Theatre of Dreams
Anyone who grows up with the GAA knows about Croke Park. It’s where legends have played, where champions are crowned and where history is made. Every player dreams of playing there. There is something magical about it.
For former Cork Camogie captain and Littlewoods Ireland ambassador Anna Geary, it is the ‘theatre of dreams’. Cork ladies won the All Ireland in 2014, when Anna was captain. She climbed the steps of the Hogan Stand that day to lift the O’Duffy Cup, a moment that she describes as feeling that she could never replicate in her life again.
What are your earliest memories of Croke Park?
2003 was my very first time in Croke Park, I was 16 years old. It was my first year on the Cork senior Camogie panel. I had been captain of the Cork under 16 team that had won the All Ireland a few weeks previous, and I had been invited on to join the panel.
It was a dream come true because I was sitting in the dressing room beside girls that were my heroes. I had gotten the train the previous year to watch these girls play in an All Ireland and now I was playing alongside them.
It was just that feeling of pure, raw exhilaration. All my Christmas’ had come at once. That was the first time I played in Croke Park and I’ll never forget it.
2005 was then the first year I got to start. I got to do the walk around the pitch beforehand, I had my place in the dressing room and the warmth up area.
I will never forget walking out during halftime of the match that was on before us, and the noise! The sheer noise! I remember thinking if I want to roar for the ball, will anyone even hear me?
Who has been your toughest opponent while playing in Croke Park?
I have played against a lot of people down through the years! Úna O’Dwyer, I played against her when I made my senior debut and she was definitely one of the stall worths of the game!
I think in more recent years, Ursula Jacob and Kate Kelly would have been two of toughest. We would have played with each other right up along but you know what, they made me a better player as well. The better the player I was on, the better player I became because I knew I had to play my best.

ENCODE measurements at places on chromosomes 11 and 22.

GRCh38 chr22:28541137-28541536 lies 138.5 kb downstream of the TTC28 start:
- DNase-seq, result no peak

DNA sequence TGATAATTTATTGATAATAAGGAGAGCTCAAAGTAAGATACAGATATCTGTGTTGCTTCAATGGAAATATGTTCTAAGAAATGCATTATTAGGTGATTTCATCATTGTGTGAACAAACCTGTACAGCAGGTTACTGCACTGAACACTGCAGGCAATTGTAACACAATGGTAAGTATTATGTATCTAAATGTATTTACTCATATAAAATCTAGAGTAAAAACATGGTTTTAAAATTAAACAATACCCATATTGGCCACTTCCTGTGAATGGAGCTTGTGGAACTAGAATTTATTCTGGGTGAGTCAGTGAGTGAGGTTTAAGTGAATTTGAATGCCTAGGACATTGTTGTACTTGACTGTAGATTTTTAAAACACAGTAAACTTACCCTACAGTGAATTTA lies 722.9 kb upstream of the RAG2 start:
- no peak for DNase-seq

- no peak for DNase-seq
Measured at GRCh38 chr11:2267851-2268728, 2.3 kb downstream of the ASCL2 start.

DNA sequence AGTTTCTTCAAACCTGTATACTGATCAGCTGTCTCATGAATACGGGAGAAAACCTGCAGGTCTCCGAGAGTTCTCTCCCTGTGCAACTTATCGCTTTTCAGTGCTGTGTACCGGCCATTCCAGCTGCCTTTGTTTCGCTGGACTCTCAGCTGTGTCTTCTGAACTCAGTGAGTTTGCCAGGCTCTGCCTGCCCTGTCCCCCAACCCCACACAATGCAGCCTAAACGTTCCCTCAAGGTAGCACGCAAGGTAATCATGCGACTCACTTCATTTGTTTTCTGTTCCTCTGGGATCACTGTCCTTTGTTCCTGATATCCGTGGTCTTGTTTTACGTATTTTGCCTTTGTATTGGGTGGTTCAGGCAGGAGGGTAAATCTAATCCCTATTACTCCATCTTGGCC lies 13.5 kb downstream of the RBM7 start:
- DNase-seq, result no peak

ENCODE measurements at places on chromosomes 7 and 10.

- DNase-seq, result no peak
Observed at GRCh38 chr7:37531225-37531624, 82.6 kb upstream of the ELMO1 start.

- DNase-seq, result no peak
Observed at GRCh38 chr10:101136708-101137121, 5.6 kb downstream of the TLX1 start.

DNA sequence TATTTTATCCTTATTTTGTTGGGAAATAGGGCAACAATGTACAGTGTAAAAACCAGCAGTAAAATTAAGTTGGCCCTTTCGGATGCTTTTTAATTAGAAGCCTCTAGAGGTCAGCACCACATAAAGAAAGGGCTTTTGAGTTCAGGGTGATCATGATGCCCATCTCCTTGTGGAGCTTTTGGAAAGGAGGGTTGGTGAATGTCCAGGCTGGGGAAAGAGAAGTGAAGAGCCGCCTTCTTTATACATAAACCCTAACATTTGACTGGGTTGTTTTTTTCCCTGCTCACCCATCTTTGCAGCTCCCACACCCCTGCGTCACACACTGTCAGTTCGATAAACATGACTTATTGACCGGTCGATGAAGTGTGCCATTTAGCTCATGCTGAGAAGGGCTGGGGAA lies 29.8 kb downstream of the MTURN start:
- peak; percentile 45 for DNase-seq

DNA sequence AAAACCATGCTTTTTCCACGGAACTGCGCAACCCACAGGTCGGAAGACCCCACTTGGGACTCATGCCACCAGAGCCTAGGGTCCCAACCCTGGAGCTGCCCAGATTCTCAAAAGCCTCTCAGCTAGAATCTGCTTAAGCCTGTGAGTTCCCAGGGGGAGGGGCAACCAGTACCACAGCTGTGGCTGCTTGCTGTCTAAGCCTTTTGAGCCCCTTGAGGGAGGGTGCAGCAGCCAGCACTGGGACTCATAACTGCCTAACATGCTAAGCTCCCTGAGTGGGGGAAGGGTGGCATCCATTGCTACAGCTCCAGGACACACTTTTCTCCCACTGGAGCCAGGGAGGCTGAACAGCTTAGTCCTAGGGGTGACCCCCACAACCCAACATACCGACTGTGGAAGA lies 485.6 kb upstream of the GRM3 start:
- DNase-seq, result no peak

In a really weird way, even though I cursed them at the time running around after them, they helped me to become the player I was too. We are good friends, Ursula and I would still laugh about things that happened. That’s what Camogie is all about, that’s why you play.
Do you feel that playing in Croke park is different to other stadiums?
Oh yes! This is the theatre of dreams really. I love Semple Stadium in Thurles as well, it has also been a place I played a lot more in than Croke Park. Croke Park was the big one if you were playing there, the match was a big deal. Playing in an All Ireland is the goal, but playing in an All Ireland in Croke Park is the dream.
I would have played All Ireland’s here with my club Milford as well and let me tell you when you are looking up into the stand and you know all the faces that are wearing the blue and white, it’s just such a special moment!
The kids that are here for GAA Go Games with Littlewoods Ireland, are so lucky. There are adults that have played their entire Camogie and Hurling careers and have never got the chance to run out in Croke Park. The kids are doing it here today, I think we are really lucky we have the Go Games, it gives everyone a go.
It could be the reason that those kids continue to play, because they remember the feeling of what it felt like to play in Croke Park, and they then want to replicate that feeling again.
Would it make you more nervous playing there?
Yes. The vastness of Croke Park, driving under the Stadium with the bus, the dressing rooms are so big. Everyone talks about playing in Croke Park. There are other stadiums that have been incredible to play in, but playing in Croke Park is a memory in itself.
Never mind what happens in the game itself but getting to Croke Park and getting the opportunity to play here are some of my best memories. Lifting the cup in 2014 in the Hogan Stand, I have done amazing things in my life, but I don’t think I ever replicate that again, it was a phenomenal moment.
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